Though this mental reconditioning may smack of the controversial EST seminars of the ’70s, or, more recently, Landmark Forum weekends—both criticized for their militant, brainwashy format—neither actually bears much resemblance to Bernstein’s workshops, which feel more like support groups, or even slumber parties. All three, however, advocate detaching from past pain, aka embracing forgiveness.
Bernstein calls forgiveness “the F-word”—funny, until you consider that it’s circulated with far less frequency than that other F-word—and it’s usually her first answer to the question “What should I do about…?” Listening to her extol its virtues sometimes reminds me of one of those evangelical programs I flip by when I can’t sleep, led by a guy who looks like he needs to forgive his hairstylist. But Bernstein also can make forgiveness sound as necessary as it is difficult. After all, we’re each stuck in some story or another of righteous indignation (the ones we tell our friends over drinks: “And, like, isn’t that just sooo messed up of her?!”) that keeps us festering in the role of victim. The point of forgiveness, she says, isn’t to rewrite the past or simply dismiss the pain we’ve been caused, but we can choose to swim in it—and project our past hurts onto new situations—or emerge, dripping but cleaner.
Bernstein works with women who’ve lived all of our worst nightmares, and her aim—which echoes other therapies—is to help them disentangle their identities from past trauma. “You’ll only be able to forgive when you’re ready,” she says. “We can’t just throw affirmations at our problems. Forgiving could be a lifelong commitment. It’s a way to reclaim our power and high-level energy, which gives us the strength to show up in our highest capacity.”
Bernstein tells amazing stories, stories she’s repeated hundreds of times and still can’t get through without crying. There’s the one about Phyllis Rodriguez, who lost her son on September 11, then befriended one of the terrorists’ mothers and wrote a letter to President Bush asking him not to use her son’s death as justification for war. Or the one about the Rwandan genocide survivor, an HIV-positive rape victim who’d lost her brother and father and moved to the United States, where she now volunteers for HIV patients, posts on Herfuture.com, and sits front and center at all of Bernstein’s lectures. “She could’ve fallen to pieces,” Bernstein says, “but she came here to be of service and become the woman she is.” These stories don’t just alter my cynical outlook, they effectively quash it. If these women can transcend their suffering and go on to serve the greater good, then surely I can stop spewing mind venom at the person who stole my laptop.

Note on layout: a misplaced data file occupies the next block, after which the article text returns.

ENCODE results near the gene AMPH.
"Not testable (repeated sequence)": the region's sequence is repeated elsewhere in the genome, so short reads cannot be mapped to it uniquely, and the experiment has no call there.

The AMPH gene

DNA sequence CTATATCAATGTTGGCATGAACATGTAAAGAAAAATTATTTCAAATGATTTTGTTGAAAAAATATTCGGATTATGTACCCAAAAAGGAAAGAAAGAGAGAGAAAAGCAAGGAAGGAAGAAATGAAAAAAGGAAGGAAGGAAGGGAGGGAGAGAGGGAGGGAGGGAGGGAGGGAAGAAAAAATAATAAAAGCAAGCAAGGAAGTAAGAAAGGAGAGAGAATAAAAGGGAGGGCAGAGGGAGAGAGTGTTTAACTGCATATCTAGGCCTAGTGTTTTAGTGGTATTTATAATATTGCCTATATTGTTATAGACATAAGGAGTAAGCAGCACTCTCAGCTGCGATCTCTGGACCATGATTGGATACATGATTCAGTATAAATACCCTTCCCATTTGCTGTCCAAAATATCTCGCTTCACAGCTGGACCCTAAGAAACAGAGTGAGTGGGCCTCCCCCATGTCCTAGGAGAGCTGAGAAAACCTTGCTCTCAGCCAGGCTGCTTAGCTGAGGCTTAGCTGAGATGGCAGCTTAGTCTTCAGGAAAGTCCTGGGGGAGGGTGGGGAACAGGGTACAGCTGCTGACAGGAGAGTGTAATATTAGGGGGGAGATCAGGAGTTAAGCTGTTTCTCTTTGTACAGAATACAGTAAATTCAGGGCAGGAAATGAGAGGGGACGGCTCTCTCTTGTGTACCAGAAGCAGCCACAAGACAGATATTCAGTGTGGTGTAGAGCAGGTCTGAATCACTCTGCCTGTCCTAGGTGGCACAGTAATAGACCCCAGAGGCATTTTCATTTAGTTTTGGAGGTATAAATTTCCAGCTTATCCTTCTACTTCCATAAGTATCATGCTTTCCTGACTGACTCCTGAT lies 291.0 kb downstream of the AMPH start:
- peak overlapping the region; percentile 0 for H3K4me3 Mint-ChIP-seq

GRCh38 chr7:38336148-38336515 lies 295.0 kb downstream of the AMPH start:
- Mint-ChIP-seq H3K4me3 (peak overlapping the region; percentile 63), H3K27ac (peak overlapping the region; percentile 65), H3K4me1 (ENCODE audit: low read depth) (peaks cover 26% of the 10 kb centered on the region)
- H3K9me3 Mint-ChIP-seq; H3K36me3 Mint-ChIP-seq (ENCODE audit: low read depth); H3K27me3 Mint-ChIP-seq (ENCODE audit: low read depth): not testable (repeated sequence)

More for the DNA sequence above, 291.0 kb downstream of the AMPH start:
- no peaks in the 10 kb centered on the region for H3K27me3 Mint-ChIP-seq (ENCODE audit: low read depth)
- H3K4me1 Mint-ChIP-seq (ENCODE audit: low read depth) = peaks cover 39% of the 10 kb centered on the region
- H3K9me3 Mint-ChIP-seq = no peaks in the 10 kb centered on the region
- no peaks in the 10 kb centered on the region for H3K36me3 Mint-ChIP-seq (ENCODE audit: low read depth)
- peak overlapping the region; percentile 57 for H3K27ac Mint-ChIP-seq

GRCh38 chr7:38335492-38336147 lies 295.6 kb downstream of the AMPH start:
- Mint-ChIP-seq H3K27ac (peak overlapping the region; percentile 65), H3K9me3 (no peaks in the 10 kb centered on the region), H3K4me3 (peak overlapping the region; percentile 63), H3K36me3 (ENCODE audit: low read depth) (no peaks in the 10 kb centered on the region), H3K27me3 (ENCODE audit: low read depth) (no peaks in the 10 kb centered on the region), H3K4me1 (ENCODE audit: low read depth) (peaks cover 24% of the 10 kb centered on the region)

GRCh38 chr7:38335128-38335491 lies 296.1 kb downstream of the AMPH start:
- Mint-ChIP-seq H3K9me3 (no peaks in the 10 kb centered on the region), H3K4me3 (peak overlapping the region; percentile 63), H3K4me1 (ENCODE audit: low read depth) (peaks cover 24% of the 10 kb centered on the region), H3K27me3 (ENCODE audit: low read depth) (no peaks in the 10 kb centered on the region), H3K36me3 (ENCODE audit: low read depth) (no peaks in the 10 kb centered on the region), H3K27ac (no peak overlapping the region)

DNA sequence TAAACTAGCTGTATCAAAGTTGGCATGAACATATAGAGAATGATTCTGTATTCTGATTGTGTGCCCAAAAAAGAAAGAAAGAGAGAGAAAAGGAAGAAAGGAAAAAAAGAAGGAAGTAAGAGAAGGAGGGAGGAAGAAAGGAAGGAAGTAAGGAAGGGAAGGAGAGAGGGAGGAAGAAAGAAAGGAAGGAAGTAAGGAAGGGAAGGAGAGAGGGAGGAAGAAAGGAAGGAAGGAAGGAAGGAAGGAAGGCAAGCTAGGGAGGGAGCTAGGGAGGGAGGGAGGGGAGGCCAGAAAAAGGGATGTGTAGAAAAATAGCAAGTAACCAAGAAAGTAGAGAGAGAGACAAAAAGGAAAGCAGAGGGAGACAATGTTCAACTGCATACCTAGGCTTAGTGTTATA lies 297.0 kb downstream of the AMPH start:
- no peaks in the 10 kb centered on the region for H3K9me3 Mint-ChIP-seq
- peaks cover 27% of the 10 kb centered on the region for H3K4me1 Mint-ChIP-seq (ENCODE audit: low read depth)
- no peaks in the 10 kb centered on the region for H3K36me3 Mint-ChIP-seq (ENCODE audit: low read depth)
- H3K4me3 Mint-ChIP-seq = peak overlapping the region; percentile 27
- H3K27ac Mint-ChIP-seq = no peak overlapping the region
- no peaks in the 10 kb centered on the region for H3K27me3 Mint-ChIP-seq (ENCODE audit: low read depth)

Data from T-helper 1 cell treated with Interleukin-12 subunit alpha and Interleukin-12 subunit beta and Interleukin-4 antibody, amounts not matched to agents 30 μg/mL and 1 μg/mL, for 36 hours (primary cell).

At the lecture, Bernstein leads us in a forgiveness meditation. (You can download it, free, on Gabbyb.tv.) We close our eyes and breathe, and Bernstein tells us to invite into the room the image of a person we resent, who we need to forgive. I suddenly see Chris standing before me. I’d broken up with him a few days earlier—two trite e-mails were exchanged, and le fin—but now, here he is, wearing a private-equity-perfect button-down and that wide Franco smile. Bernstein’s voice is low and steady. “Take a deep breath in: I call on the willingness to forgive you. Breathe out: I choose to release you.” The room has fallen into deep silence; Radiohead plays from Bernstein’s iPod. “Envision a black cord between you and the other person; this cord represents your anger and resentment. See in your mind an image of the angel Raphael [a biblical healer and patron saint of travelers] flying in with a golden pair of scissors. He stands over you and gently cuts the cord. On your exhale, watch the cord fall to the ground.” When I look up, Chris isn’t there anymore; I am, in my new black dress on New Year’s Day, having just left his apartment to catch the waning dawn. My heavy eye makeup seems to have migrated to my forehead. I look disheveled but happy, trying to piece together the night before. Yes, I should have known: It’s me I’ve needed to forgive. Some thoughtless misdeeds by a guy I never even liked, and really never knew, don’t come close to the damage I’ve done myself, clinging to a perception that I’m not worth more than the way he, and other men before him, treated me. My New Year’s Day self and I stare each other down. “With each inhalation, breathe in white light,” Bernstein says softly. She tells us to envision the light pouring through our body, down our head, face, arms, stomach, pelvis, through our legs, extending from our feet, and down into the earth. “On the exhalation, extend this light to the person who has caused you pain.” There I am with my plastic silver tiara. I open my eyes, and the tears that have been welling up fall down my cheeks. I look around and am met by a roomful of red, wet faces. It’s heavy—the energy of a hundred women who feel, at once, weightless.